With a bow essentially put on J.R. Smith‘s soup throw, the Cavaliers have moved onto another silly “scandal.”
Jeff Green is out with a back injury. Yet he – gasp – roller-skated, as video posted by LeBron James to Instagram shows.
Joe Vardon of Cleveland.com:
Green, James, and JR Smith were among those who appeared on James’ Instagram account skating away on Sunday at a private party described internally on the Cavs as a “team bonding” event. It is not clear which other Cavs personnel attended.
Cavs staff, in talking with cleveland.com, said while the appearance of Green on roller skates at a time when he can’t play because of a back injury is not a great look, the team’s intent was to keep Green out of games for a period of five days to rest his body from the rigors of NBA court battles.
Roller skating should not be equated with the pounding the body takes during a game, they said.
Were people actually upset with Green? Or are the Cavs just combating faux outrage?
Everyone should be happy that Green is healthy enough to skate. That could show progress. It doesn’t mean he’s ready to play NBA basketball.
Arizona basketball coach Sean Miller was reportedly recorded arranging a $100,000 payment to freshman star Deandre Ayton. Miller denies it, but the FBI and NCAA are surely looking into Tuscon.
Which is why it’s clearly time for Ayton and other top Wildcats to leave town.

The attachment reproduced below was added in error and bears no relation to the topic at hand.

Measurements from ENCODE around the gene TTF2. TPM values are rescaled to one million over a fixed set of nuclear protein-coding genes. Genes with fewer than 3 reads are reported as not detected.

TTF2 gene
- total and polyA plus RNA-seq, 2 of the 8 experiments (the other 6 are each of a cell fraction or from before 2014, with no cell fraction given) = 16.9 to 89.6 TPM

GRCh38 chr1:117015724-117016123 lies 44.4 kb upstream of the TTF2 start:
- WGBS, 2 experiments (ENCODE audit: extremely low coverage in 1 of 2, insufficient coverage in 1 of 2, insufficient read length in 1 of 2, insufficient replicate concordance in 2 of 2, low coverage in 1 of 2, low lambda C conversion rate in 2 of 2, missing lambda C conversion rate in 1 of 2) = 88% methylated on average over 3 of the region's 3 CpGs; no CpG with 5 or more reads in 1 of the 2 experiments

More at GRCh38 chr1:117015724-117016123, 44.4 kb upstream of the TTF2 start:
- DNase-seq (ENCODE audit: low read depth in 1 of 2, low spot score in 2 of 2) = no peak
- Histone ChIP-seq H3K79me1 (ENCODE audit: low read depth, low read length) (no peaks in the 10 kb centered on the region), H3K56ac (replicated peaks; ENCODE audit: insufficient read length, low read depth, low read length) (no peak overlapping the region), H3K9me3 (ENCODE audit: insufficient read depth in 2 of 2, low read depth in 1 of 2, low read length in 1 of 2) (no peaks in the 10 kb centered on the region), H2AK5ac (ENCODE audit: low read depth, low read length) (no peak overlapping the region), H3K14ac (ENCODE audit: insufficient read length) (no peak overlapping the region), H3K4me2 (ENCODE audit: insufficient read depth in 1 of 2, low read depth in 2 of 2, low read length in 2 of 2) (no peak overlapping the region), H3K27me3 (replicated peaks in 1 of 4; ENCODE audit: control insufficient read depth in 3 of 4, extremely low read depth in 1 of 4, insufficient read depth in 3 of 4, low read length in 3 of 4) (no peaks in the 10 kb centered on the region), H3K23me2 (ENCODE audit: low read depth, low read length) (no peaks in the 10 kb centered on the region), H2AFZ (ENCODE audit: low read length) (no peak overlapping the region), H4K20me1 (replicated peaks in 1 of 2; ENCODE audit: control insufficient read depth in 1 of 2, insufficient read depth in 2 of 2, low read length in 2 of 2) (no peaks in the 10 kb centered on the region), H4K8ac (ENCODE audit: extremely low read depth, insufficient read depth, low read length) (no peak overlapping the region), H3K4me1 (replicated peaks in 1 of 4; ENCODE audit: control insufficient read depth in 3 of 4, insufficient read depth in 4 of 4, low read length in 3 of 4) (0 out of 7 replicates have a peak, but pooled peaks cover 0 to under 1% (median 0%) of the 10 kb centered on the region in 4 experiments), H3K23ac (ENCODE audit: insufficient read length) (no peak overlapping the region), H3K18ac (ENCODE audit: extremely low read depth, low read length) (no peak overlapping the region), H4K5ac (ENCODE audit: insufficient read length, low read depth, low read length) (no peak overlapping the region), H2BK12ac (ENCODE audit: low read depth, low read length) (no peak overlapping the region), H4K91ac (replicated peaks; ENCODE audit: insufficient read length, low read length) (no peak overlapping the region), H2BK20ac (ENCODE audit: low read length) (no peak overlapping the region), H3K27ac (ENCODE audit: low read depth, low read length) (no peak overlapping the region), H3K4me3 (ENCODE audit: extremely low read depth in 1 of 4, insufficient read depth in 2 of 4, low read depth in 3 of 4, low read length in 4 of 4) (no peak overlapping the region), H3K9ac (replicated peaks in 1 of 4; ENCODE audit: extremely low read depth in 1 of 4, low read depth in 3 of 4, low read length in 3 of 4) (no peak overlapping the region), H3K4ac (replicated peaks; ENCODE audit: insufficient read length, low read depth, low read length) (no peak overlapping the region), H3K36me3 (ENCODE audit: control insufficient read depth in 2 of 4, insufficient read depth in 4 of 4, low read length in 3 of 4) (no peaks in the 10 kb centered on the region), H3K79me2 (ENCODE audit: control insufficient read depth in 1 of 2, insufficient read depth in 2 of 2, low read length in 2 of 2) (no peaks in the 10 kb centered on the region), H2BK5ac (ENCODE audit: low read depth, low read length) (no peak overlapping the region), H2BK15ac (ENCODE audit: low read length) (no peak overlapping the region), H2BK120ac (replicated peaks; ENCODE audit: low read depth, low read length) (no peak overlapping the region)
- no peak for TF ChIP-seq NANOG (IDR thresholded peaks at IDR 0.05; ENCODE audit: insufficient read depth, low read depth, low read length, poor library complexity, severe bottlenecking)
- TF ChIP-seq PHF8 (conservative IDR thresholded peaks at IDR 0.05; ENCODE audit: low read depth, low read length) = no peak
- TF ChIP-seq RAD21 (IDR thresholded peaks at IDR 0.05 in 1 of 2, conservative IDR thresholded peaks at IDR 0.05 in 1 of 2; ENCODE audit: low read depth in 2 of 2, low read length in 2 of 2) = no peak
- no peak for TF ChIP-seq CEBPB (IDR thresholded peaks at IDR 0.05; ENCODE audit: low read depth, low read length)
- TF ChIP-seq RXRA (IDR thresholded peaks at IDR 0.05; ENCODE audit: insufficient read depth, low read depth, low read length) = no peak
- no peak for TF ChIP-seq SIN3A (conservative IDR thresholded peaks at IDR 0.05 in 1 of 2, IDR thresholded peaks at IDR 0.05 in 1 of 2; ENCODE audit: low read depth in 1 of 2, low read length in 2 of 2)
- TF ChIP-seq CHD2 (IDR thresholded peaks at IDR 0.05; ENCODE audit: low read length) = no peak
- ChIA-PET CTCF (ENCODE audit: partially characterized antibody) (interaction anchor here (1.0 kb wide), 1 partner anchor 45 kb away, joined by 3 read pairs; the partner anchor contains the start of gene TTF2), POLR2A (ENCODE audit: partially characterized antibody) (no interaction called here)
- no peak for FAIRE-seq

Arizona honored Ayton, junior shooting Allonzo Trier and sophomore small forward Rawle Alkins during its senior-night ceremony, acknowledging all three will turn pro after the season.
Ayton is a potential No. 1 pick. Paying $100,000 for him would be a bargain. The 7-footer is a beast – strong and fluid. He’s an elite finisher and rebounder. His jumper, with range beyond the college 3-point arc, suggests an incredible ceiling. But he can fall in love with his still-developing outside shot, and there are questions about his work ethic and defensive tenacity. Still, Ayton presents a package teams will covet very high in the draft.
Trier and Alkins are more likely second-rounders, though either could climb into the first round. They’re both scorers with good range and question marks – athleticism for Trier, size for the 6-foot-4 Alkins.
Behind Nikola Jokic, the Nuggets are transitioning into a new era.
That’ll apparently include changing color schemes.
Denver, already moving away from powder blue, will go nearly full throwback. The Grizzlies will also make a more subtle change.
Conrad Burry of SportsLogos.net:
Check out Burry’s post for mockups of what the teams’ new jerseys might look like.
The Nuggets were mostly awful the last time they wore maroon and blue, 1994-2003. I’m not sure why they want to call back to that era. If they wanted a color scheme from their past, they should have gone rainbow – a more fun look reminiscent of happier times.
Memphis’ change would barely register if I weren’t so curious what happens to 3Shadesofblue.
NBA commissioner Adam Silver has indicated a desire to change his league’s one-and-done rule.